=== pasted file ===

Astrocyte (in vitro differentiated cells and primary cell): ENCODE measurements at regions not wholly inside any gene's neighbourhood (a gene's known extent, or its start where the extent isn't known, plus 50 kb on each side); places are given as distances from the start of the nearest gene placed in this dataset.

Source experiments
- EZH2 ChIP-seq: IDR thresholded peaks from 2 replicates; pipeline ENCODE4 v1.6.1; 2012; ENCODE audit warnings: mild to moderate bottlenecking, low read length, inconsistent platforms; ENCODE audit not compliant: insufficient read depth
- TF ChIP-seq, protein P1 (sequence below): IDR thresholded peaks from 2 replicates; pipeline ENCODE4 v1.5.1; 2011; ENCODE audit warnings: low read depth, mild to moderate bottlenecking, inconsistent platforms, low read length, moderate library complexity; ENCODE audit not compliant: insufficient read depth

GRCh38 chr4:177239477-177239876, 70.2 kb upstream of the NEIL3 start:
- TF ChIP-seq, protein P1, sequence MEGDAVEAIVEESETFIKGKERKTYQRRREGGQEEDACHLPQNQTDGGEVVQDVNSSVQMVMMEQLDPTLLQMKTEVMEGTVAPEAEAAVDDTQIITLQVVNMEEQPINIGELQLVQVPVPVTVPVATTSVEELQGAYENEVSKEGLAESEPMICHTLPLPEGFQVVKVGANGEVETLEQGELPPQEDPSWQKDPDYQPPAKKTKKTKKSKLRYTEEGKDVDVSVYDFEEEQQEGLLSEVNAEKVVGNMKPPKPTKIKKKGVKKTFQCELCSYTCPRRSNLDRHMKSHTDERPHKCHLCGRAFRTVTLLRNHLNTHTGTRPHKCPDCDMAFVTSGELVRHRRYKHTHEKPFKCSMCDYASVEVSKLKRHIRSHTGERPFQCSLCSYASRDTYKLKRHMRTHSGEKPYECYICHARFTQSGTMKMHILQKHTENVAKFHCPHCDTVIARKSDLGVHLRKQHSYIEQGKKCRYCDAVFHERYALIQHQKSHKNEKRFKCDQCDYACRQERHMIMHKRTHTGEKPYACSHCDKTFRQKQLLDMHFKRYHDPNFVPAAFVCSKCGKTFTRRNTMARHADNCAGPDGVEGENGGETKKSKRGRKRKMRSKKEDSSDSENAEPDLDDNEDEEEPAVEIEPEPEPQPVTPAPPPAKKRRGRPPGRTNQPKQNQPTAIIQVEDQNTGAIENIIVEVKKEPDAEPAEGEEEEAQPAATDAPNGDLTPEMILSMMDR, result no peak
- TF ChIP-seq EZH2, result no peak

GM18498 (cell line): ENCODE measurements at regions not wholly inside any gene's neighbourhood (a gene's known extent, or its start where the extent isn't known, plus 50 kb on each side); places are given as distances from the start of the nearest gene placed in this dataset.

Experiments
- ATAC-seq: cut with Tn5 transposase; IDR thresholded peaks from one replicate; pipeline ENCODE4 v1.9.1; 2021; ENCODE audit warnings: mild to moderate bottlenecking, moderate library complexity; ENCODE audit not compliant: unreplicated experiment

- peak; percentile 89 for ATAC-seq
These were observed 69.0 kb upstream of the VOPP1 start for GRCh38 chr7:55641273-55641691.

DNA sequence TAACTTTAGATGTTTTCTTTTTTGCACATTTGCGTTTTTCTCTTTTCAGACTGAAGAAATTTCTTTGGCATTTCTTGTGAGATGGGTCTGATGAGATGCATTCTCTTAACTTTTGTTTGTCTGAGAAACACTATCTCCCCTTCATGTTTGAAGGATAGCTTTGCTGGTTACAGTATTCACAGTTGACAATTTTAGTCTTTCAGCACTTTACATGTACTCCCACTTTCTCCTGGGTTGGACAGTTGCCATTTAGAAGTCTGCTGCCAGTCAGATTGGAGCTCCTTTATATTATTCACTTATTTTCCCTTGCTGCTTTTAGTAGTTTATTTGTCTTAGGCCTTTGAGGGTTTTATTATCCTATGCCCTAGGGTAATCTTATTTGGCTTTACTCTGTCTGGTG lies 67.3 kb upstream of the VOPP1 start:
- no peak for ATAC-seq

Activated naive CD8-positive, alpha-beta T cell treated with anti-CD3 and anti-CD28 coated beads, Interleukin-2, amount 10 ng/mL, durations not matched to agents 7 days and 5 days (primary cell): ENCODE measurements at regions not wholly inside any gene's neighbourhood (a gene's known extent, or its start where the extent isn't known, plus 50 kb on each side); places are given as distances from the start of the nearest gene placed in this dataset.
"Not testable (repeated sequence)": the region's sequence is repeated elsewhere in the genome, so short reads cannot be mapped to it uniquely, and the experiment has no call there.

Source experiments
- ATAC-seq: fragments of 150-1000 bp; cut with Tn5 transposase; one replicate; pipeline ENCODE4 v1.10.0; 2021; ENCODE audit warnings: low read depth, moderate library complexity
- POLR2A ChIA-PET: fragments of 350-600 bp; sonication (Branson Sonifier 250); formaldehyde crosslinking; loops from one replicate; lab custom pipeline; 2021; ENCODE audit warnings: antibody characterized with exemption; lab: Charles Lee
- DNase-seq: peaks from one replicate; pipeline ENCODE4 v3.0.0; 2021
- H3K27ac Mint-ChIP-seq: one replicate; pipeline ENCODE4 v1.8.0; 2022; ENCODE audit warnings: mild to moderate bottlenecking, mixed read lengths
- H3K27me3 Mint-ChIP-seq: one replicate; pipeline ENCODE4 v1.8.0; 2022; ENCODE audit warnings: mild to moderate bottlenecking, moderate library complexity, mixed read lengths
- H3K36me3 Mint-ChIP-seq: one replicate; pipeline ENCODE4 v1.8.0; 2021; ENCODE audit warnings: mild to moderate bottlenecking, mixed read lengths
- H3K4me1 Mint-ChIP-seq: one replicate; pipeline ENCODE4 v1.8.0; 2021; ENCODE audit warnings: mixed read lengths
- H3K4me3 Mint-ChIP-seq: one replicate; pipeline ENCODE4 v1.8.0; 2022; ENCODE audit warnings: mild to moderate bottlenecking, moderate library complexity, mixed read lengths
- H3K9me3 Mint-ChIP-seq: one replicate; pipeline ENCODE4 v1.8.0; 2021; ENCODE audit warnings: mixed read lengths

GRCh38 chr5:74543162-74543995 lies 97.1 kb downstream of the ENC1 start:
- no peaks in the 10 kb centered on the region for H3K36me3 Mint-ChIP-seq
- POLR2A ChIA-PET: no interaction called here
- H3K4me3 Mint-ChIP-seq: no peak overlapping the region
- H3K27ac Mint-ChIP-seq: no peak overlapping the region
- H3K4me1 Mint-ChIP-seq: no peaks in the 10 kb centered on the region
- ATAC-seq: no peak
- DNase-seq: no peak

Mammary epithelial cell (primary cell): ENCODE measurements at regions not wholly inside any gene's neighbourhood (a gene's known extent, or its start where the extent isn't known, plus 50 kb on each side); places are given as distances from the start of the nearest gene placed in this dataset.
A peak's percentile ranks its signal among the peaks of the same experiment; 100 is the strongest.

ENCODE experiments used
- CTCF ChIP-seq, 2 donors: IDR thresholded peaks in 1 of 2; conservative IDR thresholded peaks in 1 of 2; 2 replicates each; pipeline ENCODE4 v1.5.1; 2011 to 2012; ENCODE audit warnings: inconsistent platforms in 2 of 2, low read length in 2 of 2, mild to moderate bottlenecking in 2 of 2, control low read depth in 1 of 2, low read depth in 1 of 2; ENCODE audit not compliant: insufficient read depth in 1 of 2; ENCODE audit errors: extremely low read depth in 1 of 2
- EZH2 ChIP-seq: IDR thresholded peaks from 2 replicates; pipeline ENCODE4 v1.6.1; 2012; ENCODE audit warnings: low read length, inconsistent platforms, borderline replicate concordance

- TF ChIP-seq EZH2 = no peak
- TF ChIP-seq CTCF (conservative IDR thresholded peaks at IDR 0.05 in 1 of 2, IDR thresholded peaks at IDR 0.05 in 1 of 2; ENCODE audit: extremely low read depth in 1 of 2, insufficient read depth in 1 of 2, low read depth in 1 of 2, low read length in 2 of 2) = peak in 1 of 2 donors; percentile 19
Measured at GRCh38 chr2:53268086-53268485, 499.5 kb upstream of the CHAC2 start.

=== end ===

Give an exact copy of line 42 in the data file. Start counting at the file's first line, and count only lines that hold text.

Measured at GRCh38 chr2:53268086-53268485, 499.5 kb upstream of the CHAC2 start.